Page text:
Low Range Drink Driving Offences in NSW

The standard blood alcohol limit for most drivers in NSW is 0.05. What is the offence of Low Range Drink Driving and what are the potential penalties?

Low Range Drink Driving in NSW

The offence of Low Range PCA offences applies to drivers who return a breath or blood alcohol reading of 0.05 or above, up to a reading of 0.079.

What are the penalties for Low Range Drink Driving in NSW?

The maximum penalty for an offence of Low Range PCA upon conviction is a fine of $2,200.00 and an automatic licence disqualification of 6 months, which can be reduced to a minimum period of 3 months for an offence categorised as a first offence within a 5 year period. In the case of offences deemed to be second or subsequent offences, the maximum penalty is a fine of $3,300.00 and an automatic period of disqualification of 12 months, which can be reduced to a period of 6 months in the event of an interlock exemption order being made. In the case of a second or subsequent offence, the mandatory interlock provisions apply resulting in a mandatory interlock licence period being imposed of 12 months, with a minimum licence disqualification period of 1 month and a maximum licence disqualification of 3 months.

Do I have to go to Court? Penalty Notices for Low Range PCA Offences

Instead of issuing a driver with a Court Attendance Notice for an offence of Drive with Low Range PCA, the Police are now able to issue on the spot fines in the case of offences deemed as a first offence within a 5 year period. Should this occur, the Police will also issue a driver with an immediate licence suspension for a period of 3 months. Should the Police issue a driver with a Court Attendance Notice, the potential penalties to be imposed will be determined by a court.

Will I Get a Criminal Record if I pay a Penalty Notice for a Low Range PCA?

In the event of a penalty notice being issued for an offence of Low Range PCA, the charge is dealt with by way of a fine and an immediate suspension and therefore does not go to court. Consequently, whilst the offence will appear on a driver’s traffic record, it will not appear on their criminal record. In cases where a driver is issued with a Court Attendance Notice, or the offence itself otherwise dealt with by a court, the offence of Low Range PCA will appear on both a driver’s traffic as well as criminal records.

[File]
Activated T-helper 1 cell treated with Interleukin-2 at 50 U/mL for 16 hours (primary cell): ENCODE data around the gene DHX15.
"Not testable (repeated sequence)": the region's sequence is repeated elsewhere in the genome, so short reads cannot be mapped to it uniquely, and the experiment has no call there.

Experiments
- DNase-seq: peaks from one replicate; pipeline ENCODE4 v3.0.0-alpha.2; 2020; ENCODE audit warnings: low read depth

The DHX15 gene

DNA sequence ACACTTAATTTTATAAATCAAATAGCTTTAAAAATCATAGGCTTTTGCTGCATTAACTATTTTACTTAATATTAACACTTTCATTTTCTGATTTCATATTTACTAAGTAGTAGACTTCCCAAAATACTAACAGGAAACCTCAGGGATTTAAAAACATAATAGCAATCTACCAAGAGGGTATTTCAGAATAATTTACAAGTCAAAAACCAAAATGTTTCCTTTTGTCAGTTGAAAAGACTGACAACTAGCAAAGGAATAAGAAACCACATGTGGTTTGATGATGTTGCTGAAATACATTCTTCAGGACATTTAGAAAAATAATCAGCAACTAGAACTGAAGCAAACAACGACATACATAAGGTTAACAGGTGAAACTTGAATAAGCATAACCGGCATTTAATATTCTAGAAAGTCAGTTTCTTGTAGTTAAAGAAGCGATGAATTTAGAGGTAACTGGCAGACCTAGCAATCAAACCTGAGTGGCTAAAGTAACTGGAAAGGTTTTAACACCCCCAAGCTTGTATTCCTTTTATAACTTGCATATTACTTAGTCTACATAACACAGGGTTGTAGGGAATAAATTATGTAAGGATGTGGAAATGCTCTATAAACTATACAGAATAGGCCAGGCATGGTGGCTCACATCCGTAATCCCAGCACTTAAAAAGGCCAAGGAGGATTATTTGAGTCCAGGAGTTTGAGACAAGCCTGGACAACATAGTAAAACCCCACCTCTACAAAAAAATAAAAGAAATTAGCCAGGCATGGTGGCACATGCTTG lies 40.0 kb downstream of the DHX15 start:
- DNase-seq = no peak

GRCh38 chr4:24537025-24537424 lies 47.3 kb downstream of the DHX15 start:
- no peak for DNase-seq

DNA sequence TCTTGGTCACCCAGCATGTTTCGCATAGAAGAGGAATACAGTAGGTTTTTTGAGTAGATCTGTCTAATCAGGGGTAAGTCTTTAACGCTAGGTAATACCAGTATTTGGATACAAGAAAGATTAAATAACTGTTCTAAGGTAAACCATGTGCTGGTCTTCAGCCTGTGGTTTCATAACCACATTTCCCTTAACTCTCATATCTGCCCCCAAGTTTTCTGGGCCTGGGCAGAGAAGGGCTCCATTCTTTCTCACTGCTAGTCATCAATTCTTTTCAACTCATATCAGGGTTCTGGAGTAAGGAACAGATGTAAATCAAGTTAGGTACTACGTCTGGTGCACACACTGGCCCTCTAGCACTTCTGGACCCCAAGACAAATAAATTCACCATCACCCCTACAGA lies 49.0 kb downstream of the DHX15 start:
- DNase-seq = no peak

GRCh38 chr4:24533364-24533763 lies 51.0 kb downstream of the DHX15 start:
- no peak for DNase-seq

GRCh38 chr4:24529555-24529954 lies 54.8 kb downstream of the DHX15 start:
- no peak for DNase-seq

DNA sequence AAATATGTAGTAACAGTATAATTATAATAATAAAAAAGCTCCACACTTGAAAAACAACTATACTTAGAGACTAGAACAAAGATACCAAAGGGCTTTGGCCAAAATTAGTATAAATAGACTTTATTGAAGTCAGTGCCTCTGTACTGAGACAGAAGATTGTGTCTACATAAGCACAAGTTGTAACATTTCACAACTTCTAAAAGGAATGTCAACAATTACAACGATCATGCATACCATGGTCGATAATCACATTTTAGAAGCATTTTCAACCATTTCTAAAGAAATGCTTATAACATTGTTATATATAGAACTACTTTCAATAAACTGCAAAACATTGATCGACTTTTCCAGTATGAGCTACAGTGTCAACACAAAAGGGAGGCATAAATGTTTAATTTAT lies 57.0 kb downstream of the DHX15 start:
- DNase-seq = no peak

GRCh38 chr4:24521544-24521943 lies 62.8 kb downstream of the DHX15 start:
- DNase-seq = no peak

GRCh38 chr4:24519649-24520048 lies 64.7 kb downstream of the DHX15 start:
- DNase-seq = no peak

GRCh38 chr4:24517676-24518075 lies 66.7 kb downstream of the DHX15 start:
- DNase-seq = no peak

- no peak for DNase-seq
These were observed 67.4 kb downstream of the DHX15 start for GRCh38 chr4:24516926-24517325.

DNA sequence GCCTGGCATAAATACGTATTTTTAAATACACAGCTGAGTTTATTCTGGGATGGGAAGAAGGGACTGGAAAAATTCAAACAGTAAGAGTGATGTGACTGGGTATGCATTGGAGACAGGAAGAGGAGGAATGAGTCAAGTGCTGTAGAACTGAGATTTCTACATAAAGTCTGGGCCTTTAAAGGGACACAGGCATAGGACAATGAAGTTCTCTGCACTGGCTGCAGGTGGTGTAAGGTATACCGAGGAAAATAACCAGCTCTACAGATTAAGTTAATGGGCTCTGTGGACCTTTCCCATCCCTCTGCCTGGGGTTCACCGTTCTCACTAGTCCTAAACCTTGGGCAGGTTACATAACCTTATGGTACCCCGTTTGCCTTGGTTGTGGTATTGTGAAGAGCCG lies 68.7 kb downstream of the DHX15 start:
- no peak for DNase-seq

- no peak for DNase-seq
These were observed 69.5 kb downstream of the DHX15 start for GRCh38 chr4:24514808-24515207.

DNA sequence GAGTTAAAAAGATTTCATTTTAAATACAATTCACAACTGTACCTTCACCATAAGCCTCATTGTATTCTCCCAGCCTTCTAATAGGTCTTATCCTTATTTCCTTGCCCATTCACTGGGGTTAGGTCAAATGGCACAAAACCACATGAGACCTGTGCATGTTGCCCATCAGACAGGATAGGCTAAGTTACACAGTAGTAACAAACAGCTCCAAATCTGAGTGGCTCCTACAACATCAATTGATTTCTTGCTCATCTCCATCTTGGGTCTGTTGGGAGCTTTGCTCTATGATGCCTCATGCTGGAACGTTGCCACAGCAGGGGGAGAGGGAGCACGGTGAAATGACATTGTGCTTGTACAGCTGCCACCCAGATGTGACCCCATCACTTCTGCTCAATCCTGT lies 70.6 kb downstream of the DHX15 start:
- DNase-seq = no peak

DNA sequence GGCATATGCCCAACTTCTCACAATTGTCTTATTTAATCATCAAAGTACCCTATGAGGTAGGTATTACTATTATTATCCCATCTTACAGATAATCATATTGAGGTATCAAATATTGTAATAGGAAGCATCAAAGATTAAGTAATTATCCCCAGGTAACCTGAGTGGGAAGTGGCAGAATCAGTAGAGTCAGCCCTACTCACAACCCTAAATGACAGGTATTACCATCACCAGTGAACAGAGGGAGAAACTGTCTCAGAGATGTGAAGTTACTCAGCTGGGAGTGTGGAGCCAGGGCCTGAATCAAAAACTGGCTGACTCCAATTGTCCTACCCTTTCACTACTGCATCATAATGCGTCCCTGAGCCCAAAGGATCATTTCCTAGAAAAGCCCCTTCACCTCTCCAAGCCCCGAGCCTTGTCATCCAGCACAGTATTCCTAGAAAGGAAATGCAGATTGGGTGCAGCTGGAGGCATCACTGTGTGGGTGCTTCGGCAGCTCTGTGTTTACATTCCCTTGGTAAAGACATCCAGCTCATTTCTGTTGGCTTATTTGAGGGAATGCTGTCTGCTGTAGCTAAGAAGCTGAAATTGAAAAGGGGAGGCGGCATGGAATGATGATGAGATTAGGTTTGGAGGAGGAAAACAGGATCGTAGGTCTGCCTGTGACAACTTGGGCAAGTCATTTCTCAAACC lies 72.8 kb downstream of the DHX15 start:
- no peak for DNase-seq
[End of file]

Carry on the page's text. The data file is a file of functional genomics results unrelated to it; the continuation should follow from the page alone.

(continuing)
Can I Appeal or Contest a Penalty Notice and Police Suspension for a Low Range PCA Offence?

The best approach to be undertaken after receiving a Penalty Notice and Police Suspension for a Low Range PCA offence can often be a tricky decision. Paying the penalty notice and losing your licence for a period of 3 months is not an attractive option for many drivers, especially those who are heavily reliant on their licence for work and other purposes.

Some drivers may opt to pay the fine and seek to appeal the suspension period, seeking that it be reduced or quashed entirely by a court. This is not as easy as it sounds. Section 268(5) of the Road Transport Act 2013 (NSW) states that the court is not to vary or set aside the decision by the Police to suspend a driver’s licence unless it is satisfied that there are exceptional circumstances justifying a lifting or variation of the suspension. Moreover, the circumstances of the offence are not to be taken into account when determining any such appeal. Due to this high bar, many appeals are ultimately unsuccessful.

Deciding to not pay the penalty notice and instead electing to take a charge of Low Range PCA can also be problematic. Deciding to complete a court election will not, of itself set aside or stop an immediate licence suspension from continuing unless an appeal is successfully pursued. Sometimes, delays of several weeks can occur between the time a driver elects to take an offence of Low Range PCA to court and their actual court date. A driver’s licence will remain suspended in the interim.

Some defendants may seek to enter pleas of guilty and seek the court’s leniency to dismiss a charge of Drive with Low Range PCA without a conviction being recorded, resulting in no fine or loss of licence being applicable. This however is a risky approach as a court may not extend such leniency and instead impose a fine greater than the original penalty notice as well as a longer disqualification period than the 3 month suspension at first instance. Additional costs such as court costs and levies will also apply. Finally, a decision to elect to take a charge of Low Range PCA to court will inevitably result in this offence appearing on a driver’s criminal as well as traffic records.

Why Choose Australian Lawyers and Advocates?

Drink driving matters are serious offences. It is important that the circumstances and evidence of each case be carefully examined by an experienced criminal defence lawyer. It is therefore important that you consult with an experienced criminal defence lawyer as soon as possible after you have been charged with an offence. Many law firms claim to be ‘the best’ or ‘leading’ firms. At Australian Lawyers and Advocates, we let our results, reputation and high level of client service and satisfaction speak for themselves. Our team of lawyers are highly experienced, highly skilled and respected advocates.

The content contained within this guide is expressed as a general guide as to this area of law and is not intended to contain legal advice specific to an individual’s case. If you, or someone you know has been charged with a criminal offence and requires legal advice, do not hesitate to contact Australian Lawyers and Advocates to discuss any criminal law or traffic law matters further.


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